Film: Mutant Mayhem

‘Deadpool’ sequel full of wisecracks

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Deadpool is the most cartoony of cartoon heroes—the one who owes the most to Chuck Jones and Tex Avery.

Deadpool 2 leavens the hit-making Marvel mix of fight scenes, flashbacks and explosions with dick jokes. Protagonist Wade (the ultra-bro, Ryan Reynolds) was a mercenary. He was left with a complexion like a Costco cheese pizza after a forcible gene-scrambling experiment intended to cure his stage-4 cancer. Now he’s the killer Deadpool: Hooded, cross-sworded, armed and ludicrous.

Deadpool’s frenemy here is Cable (Josh Brolin), so thoroughly ripped from The Terminator that Deadpool even calls him “John Connor.” The highlight is a Vancouver super-truck rampage with Deadpool at the wheel, upside down and ass-forward. He’s helped by the movie’s standout Zazie Beetz as Domino, who has a new kind of superpower—supernatural luck: Nothing ever falls on her head, even when it’s raining automobiles.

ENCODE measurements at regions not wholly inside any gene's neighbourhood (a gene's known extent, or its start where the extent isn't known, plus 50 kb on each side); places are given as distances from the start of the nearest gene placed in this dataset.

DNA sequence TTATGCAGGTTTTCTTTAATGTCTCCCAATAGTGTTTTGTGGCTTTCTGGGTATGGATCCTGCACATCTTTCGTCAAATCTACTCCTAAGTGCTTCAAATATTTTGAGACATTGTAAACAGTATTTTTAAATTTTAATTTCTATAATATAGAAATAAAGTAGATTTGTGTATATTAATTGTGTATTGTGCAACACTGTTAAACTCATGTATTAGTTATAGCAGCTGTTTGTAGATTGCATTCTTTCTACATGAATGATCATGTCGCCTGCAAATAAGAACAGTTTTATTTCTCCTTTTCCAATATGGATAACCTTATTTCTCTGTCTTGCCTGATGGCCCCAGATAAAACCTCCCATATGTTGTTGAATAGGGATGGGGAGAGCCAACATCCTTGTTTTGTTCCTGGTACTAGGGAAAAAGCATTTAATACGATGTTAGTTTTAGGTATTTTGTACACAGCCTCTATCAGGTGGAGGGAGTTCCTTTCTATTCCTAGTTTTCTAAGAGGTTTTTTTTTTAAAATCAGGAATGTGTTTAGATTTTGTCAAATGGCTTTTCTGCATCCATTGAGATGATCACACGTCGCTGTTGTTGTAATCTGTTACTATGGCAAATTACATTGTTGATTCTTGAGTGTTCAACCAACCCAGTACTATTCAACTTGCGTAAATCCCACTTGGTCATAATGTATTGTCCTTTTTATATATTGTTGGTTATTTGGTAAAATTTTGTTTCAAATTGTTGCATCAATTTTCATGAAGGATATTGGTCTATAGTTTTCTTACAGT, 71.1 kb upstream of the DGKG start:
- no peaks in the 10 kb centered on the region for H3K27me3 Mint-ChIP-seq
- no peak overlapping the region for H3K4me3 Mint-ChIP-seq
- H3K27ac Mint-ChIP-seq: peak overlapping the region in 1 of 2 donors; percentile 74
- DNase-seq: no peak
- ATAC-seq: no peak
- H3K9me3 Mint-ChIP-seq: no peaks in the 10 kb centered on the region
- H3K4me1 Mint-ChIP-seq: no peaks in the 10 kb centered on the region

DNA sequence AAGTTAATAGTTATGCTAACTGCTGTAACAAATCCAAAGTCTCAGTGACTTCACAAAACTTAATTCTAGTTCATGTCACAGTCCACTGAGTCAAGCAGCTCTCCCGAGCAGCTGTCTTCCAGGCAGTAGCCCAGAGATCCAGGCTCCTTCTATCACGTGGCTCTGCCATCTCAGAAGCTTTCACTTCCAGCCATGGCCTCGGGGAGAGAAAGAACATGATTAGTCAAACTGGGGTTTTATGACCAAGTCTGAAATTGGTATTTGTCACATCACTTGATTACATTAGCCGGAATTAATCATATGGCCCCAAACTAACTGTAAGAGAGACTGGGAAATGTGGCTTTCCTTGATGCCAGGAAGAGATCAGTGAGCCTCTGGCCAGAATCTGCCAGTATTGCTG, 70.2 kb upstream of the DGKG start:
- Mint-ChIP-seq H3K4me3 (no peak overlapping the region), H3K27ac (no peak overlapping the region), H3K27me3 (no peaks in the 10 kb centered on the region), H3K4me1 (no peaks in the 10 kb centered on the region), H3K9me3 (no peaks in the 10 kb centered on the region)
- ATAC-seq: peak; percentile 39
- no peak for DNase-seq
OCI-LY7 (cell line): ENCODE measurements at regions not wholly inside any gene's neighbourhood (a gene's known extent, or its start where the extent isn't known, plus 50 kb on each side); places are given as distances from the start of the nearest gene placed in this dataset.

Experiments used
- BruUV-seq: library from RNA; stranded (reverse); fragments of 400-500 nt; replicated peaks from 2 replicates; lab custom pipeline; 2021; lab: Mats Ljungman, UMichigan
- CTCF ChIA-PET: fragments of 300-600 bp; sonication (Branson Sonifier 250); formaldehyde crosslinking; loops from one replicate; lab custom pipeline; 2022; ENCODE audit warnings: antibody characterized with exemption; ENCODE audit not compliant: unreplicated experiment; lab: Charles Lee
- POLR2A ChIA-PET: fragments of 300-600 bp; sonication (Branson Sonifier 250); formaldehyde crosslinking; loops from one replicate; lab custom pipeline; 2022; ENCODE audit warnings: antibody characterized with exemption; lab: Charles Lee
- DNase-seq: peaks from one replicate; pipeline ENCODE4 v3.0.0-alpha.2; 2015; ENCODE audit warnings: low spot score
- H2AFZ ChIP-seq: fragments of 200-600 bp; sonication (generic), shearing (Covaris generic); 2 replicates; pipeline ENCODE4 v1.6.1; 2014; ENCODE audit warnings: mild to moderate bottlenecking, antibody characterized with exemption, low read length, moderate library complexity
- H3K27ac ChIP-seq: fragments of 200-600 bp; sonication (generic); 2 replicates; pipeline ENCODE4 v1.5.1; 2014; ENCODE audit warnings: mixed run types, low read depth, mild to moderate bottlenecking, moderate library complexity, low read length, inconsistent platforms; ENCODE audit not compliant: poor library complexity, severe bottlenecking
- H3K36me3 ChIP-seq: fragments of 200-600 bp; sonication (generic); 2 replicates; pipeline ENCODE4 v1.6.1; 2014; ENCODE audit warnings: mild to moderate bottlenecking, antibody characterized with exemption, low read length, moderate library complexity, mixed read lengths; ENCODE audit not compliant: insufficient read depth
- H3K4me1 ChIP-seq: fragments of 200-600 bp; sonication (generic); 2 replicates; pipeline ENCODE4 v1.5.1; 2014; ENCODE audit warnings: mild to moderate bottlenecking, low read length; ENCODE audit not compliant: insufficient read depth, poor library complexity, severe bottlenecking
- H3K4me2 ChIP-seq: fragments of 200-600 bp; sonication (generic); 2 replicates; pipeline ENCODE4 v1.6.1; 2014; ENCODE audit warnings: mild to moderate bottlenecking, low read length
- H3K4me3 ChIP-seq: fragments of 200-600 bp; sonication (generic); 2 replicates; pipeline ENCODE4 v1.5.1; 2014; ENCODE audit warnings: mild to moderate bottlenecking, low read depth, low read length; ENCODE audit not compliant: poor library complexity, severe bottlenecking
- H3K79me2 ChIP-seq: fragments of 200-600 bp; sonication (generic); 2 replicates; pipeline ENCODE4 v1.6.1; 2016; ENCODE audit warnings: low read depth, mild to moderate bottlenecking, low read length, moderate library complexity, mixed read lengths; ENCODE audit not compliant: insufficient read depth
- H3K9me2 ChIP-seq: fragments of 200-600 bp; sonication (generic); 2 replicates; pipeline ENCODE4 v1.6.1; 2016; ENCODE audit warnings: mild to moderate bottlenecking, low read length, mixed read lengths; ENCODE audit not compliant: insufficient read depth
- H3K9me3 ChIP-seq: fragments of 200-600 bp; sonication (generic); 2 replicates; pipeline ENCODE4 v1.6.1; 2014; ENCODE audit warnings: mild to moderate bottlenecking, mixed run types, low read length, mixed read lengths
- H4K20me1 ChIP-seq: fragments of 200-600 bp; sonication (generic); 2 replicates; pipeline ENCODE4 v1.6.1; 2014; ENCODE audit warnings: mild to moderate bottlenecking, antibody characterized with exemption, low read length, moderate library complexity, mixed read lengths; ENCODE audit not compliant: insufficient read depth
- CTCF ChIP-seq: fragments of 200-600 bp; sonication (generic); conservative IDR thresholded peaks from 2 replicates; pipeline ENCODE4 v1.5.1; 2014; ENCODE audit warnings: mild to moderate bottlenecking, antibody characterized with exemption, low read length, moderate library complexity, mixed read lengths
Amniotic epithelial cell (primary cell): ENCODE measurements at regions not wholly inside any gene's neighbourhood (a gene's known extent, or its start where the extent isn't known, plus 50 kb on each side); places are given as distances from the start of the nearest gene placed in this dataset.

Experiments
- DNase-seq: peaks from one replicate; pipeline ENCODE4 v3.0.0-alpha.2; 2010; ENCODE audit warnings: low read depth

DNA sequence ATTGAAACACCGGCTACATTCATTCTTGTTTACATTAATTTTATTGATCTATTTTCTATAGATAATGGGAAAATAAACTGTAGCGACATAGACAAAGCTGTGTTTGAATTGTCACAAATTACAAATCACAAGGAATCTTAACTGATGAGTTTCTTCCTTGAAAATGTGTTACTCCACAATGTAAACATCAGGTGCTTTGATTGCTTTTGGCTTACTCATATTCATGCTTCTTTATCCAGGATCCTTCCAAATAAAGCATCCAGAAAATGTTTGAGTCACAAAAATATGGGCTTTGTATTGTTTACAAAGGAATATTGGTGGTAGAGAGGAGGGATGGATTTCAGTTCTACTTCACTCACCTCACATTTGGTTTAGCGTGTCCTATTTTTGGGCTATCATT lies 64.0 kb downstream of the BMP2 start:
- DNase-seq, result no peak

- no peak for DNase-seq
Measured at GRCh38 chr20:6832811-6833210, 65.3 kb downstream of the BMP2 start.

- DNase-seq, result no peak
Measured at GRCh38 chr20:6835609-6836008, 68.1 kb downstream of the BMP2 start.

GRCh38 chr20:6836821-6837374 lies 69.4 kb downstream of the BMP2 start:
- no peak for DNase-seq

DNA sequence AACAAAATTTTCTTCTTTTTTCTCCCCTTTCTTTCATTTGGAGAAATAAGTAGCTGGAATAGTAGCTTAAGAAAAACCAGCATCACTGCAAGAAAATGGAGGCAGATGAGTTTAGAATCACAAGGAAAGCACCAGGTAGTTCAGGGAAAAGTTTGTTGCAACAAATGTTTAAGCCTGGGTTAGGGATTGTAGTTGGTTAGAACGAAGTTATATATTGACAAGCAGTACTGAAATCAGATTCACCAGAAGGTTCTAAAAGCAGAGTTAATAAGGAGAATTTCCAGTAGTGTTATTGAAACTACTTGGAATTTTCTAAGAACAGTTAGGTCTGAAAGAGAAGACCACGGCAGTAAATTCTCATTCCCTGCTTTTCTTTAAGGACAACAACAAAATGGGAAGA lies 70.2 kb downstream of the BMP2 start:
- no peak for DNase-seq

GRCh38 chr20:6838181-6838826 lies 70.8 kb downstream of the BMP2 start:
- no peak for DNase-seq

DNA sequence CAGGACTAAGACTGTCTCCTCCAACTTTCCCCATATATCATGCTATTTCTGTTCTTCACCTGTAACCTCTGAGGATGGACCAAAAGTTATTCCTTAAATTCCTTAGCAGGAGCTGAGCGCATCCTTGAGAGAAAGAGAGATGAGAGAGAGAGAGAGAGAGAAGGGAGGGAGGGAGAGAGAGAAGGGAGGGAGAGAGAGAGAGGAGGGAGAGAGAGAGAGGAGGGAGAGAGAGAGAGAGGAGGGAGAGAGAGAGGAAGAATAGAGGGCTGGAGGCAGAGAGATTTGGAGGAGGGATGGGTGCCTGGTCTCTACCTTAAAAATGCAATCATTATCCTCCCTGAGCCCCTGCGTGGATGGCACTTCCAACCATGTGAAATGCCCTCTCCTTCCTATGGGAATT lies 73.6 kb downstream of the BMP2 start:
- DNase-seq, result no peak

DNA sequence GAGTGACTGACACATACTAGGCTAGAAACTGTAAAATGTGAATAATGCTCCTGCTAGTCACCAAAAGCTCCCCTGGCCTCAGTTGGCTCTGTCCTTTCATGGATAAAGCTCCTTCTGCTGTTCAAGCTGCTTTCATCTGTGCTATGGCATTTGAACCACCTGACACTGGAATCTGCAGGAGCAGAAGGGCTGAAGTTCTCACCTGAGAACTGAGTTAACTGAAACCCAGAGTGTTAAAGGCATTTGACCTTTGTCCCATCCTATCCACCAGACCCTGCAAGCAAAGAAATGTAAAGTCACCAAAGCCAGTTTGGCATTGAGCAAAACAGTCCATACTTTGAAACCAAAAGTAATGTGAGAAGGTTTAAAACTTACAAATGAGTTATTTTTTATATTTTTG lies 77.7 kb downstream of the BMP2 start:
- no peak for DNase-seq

One loved the parody of the Skyfall titles, Julian Dennison of Hunt for the Wilderpeople as a kid mutant who may turn killer, the oil portrait of Karl Marx on the walls of the Xavier Mansion and the longest demise since Bugs Bunny staged one for Elmer. It’s not as overfilling as the first Deadpool, and from a nerd standpoint it had a little more respect for the chrome giant Colossus (Stefan Kapicic) than its predecessor.

The downside is that Morena Baccarin, who gave the first Deadpool a strong romantic twist, is mushy here. She wants to be a mom and spends her time in the movie in a sort of heavenly purdah. When she says, “The baby factory is open for business,” the line goes beyond cute and into the realm of something written by someone a little unsure of how babies are made. (Me, I know how. I just don’t know why.)

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